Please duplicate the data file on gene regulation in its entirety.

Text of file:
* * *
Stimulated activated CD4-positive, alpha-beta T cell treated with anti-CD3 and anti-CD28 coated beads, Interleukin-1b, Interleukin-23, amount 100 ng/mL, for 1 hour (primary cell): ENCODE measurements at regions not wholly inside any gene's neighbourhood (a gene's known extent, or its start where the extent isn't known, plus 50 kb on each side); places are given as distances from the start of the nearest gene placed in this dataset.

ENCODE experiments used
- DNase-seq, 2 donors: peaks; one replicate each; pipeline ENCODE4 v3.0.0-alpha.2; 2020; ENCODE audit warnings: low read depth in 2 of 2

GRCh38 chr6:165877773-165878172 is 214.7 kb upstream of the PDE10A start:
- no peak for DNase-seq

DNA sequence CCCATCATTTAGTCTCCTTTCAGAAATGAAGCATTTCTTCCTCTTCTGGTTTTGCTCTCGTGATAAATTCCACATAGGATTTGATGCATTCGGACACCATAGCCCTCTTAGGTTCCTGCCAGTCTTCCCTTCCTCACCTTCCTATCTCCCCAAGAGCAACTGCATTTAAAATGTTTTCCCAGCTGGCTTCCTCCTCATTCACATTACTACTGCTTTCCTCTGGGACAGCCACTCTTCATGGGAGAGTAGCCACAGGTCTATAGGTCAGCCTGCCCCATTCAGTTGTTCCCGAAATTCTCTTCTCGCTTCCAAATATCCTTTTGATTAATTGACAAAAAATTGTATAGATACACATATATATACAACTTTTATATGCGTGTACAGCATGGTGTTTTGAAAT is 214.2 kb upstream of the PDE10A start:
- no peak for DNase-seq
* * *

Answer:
Stimulated activated CD4-positive, alpha-beta T cell treated with anti-CD3 and anti-CD28 coated beads, Interleukin-1b, Interleukin-23, amount 100 ng/mL, for 1 hour (primary cell): ENCODE measurements at regions not wholly inside any gene's neighbourhood (a gene's known extent, or its start where the extent isn't known, plus 50 kb on each side); places are given as distances from the start of the nearest gene placed in this dataset.

ENCODE experiments used
- DNase-seq, 2 donors: peaks; one replicate each; pipeline ENCODE4 v3.0.0-alpha.2; 2020; ENCODE audit warnings: low read depth in 2 of 2

GRCh38 chr6:165877773-165878172 is 214.7 kb upstream of the PDE10A start:
- no peak for DNase-seq

DNA sequence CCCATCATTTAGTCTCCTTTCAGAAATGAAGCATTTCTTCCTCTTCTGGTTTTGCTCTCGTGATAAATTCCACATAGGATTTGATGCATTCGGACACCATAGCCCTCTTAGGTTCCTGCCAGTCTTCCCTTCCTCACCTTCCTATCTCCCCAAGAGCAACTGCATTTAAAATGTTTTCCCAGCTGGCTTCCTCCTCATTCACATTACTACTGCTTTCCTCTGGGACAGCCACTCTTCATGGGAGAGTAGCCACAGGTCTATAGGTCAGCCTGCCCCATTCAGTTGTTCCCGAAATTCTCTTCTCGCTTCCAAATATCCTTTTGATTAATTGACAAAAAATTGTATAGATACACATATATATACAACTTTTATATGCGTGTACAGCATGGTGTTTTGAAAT is 214.2 kb upstream of the PDE10A start:
- no peak for DNase-seq